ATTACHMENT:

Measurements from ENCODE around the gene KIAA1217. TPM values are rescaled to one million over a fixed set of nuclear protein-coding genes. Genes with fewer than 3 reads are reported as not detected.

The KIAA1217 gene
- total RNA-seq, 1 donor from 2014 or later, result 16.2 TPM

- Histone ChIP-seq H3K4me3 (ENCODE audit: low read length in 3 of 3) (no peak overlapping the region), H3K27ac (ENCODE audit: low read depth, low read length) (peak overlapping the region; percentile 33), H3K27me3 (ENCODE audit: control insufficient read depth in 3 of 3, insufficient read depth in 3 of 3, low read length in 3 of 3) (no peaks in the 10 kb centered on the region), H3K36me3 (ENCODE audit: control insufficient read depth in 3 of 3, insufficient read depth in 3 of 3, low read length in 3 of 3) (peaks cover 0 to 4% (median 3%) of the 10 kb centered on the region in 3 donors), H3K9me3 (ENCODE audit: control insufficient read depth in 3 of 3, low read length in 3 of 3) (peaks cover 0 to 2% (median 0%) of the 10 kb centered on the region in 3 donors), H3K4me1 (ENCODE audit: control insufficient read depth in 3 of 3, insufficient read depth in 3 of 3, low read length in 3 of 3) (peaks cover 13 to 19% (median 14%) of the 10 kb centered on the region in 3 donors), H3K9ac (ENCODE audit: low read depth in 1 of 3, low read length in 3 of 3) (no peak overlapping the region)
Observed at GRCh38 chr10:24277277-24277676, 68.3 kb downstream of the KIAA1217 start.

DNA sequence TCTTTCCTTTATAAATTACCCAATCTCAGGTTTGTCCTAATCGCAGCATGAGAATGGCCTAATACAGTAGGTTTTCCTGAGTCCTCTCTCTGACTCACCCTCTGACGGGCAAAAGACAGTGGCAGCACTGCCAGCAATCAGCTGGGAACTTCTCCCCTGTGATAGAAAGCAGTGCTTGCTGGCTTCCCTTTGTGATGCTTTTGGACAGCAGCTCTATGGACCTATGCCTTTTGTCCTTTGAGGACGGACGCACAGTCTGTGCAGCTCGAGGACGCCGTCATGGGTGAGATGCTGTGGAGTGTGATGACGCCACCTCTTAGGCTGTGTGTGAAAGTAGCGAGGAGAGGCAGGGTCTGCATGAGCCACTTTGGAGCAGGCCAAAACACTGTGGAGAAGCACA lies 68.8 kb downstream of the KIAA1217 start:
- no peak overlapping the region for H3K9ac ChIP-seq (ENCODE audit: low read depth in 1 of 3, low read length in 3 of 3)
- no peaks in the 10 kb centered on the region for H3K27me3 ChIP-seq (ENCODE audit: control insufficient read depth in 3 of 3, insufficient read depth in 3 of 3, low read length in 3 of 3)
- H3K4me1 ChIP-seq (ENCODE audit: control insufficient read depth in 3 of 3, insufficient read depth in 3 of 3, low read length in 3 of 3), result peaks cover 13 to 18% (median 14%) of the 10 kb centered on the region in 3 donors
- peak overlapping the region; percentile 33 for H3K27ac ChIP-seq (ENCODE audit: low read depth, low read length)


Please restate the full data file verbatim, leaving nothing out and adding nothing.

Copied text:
Measurements from ENCODE around the gene KIAA1217. TPM values are rescaled to one million over a fixed set of nuclear protein-coding genes. Genes with fewer than 3 reads are reported as not detected.

The KIAA1217 gene
- total RNA-seq, 1 donor from 2014 or later, result 16.2 TPM

- Histone ChIP-seq H3K4me3 (ENCODE audit: low read length in 3 of 3) (no peak overlapping the region), H3K27ac (ENCODE audit: low read depth, low read length) (peak overlapping the region; percentile 33), H3K27me3 (ENCODE audit: control insufficient read depth in 3 of 3, insufficient read depth in 3 of 3, low read length in 3 of 3) (no peaks in the 10 kb centered on the region), H3K36me3 (ENCODE audit: control insufficient read depth in 3 of 3, insufficient read depth in 3 of 3, low read length in 3 of 3) (peaks cover 0 to 4% (median 3%) of the 10 kb centered on the region in 3 donors), H3K9me3 (ENCODE audit: control insufficient read depth in 3 of 3, low read length in 3 of 3) (peaks cover 0 to 2% (median 0%) of the 10 kb centered on the region in 3 donors), H3K4me1 (ENCODE audit: control insufficient read depth in 3 of 3, insufficient read depth in 3 of 3, low read length in 3 of 3) (peaks cover 13 to 19% (median 14%) of the 10 kb centered on the region in 3 donors), H3K9ac (ENCODE audit: low read depth in 1 of 3, low read length in 3 of 3) (no peak overlapping the region)
Observed at GRCh38 chr10:24277277-24277676, 68.3 kb downstream of the KIAA1217 start.

DNA sequence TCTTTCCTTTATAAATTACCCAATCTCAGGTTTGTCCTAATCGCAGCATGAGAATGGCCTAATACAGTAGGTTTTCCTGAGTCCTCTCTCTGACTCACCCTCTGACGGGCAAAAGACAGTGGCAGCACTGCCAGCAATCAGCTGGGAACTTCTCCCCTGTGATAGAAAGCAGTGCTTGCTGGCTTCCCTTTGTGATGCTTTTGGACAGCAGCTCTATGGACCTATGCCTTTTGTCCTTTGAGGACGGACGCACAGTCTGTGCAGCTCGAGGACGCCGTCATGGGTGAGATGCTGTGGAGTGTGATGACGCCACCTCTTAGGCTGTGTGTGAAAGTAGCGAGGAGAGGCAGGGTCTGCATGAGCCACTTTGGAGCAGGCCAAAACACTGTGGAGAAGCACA lies 68.8 kb downstream of the KIAA1217 start:
- no peak overlapping the region for H3K9ac ChIP-seq (ENCODE audit: low read depth in 1 of 3, low read length in 3 of 3)
- no peaks in the 10 kb centered on the region for H3K27me3 ChIP-seq (ENCODE audit: control insufficient read depth in 3 of 3, insufficient read depth in 3 of 3, low read length in 3 of 3)
- H3K4me1 ChIP-seq (ENCODE audit: control insufficient read depth in 3 of 3, insufficient read depth in 3 of 3, low read length in 3 of 3), result peaks cover 13 to 18% (median 14%) of the 10 kb centered on the region in 3 donors
- peak overlapping the region; percentile 33 for H3K27ac ChIP-seq (ENCODE audit: low read depth, low read length)